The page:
STILL not even wrong (and not even in the ballpark).

                How the F are you an examiner?

                1. How the F are you an examiner?

                  I love it every time you say this. I’m constantly correct about what the courts do. You’re arguing against the very logic that is used to invalidate a claim on a post that reports that the claim was invalidated with a link to that logic. I can imagine how one so out of touch with reality is constantly upset with the world, but that doesn’t make it any less entertaining for me.

                  Please, tell me again how you can’t believe I’m an examiner. Could you sandwich it with statements about how the Supreme Court doesn’t have authority to do Alice and how congress and the CAFC are fighting back against it? Five years you’ve been going on about it. Five years you’ve been wrong – constantly.

                  How are you not disbarred, hahaha.

                2. Recognizing that the score board is broken is NOT wrong.

                  Maybe you should pay attention to the Tillis hearings, what those in the know have been saying instead of mindlessly celebrating.

                3. Maybe you should pay attention to the Tillis hearings, what those in the know have been saying

                  You just…don’t get it do you? Let’s assume (as that’s what it is) that the hearings produce a bill that is signed into law and that bill just wipes away the judicial exceptions. That doesn’t change the fact that all it does is shift the issue from a statutory one to a constitutional one. Congress does not have the jurisdiction to issue patents that fail to advance the art. Does it change Mayo? Maybe. Does it change Alice? No. Congress does not have the power to issue the Alice patent, and no statute is ever going to change that.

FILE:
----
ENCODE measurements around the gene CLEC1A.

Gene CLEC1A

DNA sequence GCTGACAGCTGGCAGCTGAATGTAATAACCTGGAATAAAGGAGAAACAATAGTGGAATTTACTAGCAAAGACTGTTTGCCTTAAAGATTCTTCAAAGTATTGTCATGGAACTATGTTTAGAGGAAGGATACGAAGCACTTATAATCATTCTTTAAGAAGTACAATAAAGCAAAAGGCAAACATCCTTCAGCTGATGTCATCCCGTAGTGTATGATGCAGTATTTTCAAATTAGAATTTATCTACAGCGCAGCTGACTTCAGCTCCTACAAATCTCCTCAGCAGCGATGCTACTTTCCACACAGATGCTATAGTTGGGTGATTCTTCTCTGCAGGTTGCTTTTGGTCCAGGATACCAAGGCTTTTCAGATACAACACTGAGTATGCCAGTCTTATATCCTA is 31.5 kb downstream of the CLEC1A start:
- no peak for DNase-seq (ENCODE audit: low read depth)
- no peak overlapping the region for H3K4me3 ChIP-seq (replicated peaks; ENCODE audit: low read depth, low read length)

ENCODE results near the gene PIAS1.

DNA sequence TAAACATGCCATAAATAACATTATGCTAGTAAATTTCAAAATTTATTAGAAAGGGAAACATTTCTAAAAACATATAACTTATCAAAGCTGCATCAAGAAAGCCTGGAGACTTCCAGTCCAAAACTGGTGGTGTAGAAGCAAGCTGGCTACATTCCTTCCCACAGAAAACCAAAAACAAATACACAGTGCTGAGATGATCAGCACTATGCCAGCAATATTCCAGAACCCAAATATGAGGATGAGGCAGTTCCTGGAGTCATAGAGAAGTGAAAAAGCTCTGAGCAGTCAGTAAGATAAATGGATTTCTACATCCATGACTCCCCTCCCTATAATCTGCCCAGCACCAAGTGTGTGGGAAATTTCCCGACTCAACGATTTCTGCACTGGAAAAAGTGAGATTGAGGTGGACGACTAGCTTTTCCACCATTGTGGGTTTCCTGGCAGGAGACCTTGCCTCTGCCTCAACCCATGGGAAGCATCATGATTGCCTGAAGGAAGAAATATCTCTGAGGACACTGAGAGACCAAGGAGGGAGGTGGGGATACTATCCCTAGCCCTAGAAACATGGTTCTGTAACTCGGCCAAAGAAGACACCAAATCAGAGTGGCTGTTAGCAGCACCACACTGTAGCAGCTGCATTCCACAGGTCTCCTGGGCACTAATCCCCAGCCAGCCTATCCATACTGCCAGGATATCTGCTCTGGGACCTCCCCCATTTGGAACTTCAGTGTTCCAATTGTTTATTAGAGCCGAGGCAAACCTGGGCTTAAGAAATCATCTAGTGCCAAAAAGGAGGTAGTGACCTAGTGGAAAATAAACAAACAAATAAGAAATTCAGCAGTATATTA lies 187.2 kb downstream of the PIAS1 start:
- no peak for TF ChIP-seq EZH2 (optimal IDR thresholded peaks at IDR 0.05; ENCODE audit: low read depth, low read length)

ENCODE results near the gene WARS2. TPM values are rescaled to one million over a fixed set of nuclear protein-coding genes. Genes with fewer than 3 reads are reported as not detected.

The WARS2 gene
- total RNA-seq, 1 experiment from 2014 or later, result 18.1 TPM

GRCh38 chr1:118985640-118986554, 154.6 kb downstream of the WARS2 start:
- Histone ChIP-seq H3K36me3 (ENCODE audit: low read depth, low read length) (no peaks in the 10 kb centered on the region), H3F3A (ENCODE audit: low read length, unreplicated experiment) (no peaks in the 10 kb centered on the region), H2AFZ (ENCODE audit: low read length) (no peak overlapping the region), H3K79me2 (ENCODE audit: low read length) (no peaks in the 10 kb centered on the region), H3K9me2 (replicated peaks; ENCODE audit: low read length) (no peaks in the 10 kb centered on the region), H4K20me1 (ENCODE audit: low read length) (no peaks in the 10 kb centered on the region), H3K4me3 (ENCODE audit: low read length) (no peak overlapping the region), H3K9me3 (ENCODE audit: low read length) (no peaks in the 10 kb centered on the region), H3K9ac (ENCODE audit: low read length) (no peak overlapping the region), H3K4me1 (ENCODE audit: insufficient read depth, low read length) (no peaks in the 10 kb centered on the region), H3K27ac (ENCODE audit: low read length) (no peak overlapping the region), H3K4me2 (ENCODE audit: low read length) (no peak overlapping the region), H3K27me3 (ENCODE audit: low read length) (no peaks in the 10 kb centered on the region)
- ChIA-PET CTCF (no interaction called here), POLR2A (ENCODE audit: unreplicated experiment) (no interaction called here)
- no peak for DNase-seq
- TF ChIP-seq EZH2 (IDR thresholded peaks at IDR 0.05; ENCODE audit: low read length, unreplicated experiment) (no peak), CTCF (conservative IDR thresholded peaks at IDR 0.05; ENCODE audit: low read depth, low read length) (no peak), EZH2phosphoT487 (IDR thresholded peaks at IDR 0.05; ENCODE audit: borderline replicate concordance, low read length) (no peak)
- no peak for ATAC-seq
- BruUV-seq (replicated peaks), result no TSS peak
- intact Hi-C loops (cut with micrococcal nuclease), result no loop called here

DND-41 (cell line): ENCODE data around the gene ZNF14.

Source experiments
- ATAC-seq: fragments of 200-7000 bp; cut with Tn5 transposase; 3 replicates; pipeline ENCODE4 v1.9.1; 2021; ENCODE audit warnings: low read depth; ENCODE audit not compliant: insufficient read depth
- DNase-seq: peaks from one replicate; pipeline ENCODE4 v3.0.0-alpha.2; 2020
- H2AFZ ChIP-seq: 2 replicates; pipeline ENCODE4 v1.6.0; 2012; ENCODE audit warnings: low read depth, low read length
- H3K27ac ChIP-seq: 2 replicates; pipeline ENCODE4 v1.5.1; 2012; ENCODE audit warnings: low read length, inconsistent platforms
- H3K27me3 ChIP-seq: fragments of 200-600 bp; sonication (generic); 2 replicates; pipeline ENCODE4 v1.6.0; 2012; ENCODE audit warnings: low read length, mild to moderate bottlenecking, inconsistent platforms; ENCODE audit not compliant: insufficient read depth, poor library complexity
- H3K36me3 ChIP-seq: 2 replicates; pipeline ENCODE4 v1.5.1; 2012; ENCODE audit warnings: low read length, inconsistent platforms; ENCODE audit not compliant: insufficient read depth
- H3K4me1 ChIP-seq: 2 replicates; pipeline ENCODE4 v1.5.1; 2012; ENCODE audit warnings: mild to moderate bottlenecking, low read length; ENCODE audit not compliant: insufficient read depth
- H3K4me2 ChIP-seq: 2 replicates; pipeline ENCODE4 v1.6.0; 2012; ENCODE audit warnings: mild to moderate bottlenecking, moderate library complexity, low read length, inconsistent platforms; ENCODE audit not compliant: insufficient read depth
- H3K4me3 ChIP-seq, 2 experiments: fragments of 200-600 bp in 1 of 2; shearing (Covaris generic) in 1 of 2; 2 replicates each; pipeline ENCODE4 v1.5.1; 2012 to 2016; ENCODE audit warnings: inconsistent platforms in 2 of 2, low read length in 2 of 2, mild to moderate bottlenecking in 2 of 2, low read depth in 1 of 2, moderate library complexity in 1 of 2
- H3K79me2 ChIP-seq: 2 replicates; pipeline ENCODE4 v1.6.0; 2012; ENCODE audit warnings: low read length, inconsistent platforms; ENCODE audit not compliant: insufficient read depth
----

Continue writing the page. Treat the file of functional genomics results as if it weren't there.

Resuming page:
But that’s years away from me being proven right on that one. Right now, I’m still sitting on my previous victories, victories you’ve been crowing about for five years while you’ve been proven wrong over, and over, and over again. First the supreme court would never do it in Mayo, then they wouldn’t reaffirm it in alice, then the CAFC wouldn’t follow suit, then certainly they would see the error of their ways in the fetal DNA case, blah blah blah. Every landmark on this runaway freight train must be constantly gnawing at you.

                  instead of mindlessly celebrating.

                  I don’t care what the rules are, because my only job is to apply the rules I’m given. I don’t care whether you get a patent or not, only YOU care whether you get a patent. *I* get paid either way. I only care if I faithfully apply the rules set forth, and every time I see a case that applies the reasoning as I know it, I am ever more sure that I am applying the rules and you are just fuming about your inability to either understand the rules or to get a patent. If tomorrow they changed the rules so that everyone always gets a patent, that’d be just fine by me too – it’d probably allow me an extra water cooler break.